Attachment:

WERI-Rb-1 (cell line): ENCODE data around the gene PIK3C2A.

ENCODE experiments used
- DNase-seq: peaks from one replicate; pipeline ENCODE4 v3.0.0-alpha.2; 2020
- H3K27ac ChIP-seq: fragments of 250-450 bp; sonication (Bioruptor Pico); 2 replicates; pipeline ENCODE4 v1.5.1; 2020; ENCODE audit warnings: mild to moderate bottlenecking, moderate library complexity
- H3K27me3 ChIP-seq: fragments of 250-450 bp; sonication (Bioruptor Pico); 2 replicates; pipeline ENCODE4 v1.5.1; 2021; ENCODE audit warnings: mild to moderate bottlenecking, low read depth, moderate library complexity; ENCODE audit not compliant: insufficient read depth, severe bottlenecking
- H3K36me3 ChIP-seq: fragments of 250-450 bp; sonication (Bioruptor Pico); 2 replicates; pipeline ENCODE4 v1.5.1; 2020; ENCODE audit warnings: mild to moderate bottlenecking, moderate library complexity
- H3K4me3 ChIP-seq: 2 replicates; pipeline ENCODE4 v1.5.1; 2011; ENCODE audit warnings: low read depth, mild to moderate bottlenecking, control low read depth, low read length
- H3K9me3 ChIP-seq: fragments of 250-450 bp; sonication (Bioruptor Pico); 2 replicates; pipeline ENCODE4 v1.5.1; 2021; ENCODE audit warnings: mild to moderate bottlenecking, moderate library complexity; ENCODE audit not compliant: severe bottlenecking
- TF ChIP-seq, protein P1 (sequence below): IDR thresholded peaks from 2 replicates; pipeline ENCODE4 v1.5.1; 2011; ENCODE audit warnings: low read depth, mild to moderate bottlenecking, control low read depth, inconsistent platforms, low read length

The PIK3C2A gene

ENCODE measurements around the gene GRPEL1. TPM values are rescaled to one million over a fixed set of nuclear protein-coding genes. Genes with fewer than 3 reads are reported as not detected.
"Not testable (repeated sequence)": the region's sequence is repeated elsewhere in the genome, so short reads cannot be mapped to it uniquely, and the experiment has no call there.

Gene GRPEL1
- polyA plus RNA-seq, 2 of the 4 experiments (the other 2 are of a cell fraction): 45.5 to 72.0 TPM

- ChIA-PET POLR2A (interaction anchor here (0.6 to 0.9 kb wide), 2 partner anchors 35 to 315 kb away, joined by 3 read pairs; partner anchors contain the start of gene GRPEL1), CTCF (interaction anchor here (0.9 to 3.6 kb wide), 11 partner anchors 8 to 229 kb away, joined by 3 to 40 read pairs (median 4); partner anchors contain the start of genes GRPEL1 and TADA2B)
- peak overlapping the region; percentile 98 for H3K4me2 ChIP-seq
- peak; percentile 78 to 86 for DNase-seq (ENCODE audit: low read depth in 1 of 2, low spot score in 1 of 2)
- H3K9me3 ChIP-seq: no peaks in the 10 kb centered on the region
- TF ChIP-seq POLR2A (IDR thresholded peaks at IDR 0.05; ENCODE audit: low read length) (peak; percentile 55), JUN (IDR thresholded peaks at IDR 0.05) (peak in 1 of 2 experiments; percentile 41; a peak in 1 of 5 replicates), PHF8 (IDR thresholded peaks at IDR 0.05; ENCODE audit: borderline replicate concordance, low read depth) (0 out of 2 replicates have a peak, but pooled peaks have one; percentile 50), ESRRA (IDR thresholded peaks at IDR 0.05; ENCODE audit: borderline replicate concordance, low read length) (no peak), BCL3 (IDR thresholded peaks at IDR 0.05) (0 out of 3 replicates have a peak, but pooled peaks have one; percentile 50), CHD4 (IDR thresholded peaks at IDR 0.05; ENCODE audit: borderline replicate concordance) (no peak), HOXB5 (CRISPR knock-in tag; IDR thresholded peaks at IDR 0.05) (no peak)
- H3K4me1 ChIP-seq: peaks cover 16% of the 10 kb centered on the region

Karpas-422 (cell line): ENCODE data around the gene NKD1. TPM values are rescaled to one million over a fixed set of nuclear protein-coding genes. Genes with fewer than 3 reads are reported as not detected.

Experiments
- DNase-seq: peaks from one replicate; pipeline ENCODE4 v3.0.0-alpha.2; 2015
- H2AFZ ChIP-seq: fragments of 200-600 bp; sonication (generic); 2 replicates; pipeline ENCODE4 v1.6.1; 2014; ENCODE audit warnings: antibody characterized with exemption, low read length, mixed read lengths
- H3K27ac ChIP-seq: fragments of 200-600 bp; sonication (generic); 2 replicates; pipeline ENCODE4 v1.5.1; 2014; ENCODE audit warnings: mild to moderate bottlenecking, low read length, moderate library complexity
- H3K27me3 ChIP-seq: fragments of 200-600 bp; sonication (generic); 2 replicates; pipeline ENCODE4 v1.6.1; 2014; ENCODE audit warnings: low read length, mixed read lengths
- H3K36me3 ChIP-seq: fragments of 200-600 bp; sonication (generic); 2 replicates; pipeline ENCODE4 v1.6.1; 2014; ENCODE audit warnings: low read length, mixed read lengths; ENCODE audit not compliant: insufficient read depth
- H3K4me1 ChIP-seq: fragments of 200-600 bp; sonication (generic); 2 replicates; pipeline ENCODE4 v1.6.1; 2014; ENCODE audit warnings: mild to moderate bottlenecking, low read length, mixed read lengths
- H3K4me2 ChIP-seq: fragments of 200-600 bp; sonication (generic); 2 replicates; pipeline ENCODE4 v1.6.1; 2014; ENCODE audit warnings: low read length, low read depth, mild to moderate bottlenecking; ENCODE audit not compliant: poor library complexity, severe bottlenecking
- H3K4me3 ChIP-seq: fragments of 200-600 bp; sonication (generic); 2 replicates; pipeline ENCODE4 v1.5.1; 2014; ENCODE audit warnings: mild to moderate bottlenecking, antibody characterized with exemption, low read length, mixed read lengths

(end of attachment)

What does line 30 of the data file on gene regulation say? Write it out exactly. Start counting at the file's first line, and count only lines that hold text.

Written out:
- H3K4me3 ChIP-seq: fragments of 200-600 bp; sonication (generic); 2 replicates; pipeline ENCODE4 v1.5.1; 2014; ENCODE audit warnings: mild to moderate bottlenecking, antibody characterized with exemption, low read length, mixed read lengths